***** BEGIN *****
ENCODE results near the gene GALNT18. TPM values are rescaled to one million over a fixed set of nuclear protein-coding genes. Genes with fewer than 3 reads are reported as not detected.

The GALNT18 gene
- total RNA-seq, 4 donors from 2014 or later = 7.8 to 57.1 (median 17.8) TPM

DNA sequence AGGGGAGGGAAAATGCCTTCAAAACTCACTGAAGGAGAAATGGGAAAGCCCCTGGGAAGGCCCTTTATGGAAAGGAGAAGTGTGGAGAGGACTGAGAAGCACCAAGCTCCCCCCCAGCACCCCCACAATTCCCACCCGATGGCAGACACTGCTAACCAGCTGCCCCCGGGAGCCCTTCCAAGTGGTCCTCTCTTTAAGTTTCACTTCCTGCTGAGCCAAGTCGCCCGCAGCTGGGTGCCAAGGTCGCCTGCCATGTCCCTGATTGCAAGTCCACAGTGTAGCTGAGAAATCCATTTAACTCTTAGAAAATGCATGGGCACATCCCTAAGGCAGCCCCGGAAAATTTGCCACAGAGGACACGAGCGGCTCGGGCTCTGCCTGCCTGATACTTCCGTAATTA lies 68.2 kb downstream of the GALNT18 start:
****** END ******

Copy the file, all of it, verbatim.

ENCODE results near the gene GALNT18. TPM values are rescaled to one million over a fixed set of nuclear protein-coding genes. Genes with fewer than 3 reads are reported as not detected.

The GALNT18 gene
- total RNA-seq, 4 donors from 2014 or later = 7.8 to 57.1 (median 17.8) TPM

DNA sequence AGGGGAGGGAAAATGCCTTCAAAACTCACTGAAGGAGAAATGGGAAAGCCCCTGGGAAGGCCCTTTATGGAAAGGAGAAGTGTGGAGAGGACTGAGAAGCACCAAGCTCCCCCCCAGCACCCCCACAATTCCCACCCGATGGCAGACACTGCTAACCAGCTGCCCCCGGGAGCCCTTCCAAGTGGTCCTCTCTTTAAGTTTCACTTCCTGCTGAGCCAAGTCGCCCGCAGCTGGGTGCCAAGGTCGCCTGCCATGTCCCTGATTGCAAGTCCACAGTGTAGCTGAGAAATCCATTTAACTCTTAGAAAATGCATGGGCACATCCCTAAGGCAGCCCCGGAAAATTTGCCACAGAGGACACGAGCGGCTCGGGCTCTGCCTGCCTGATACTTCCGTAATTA lies 68.2 kb downstream of the GALNT18 start: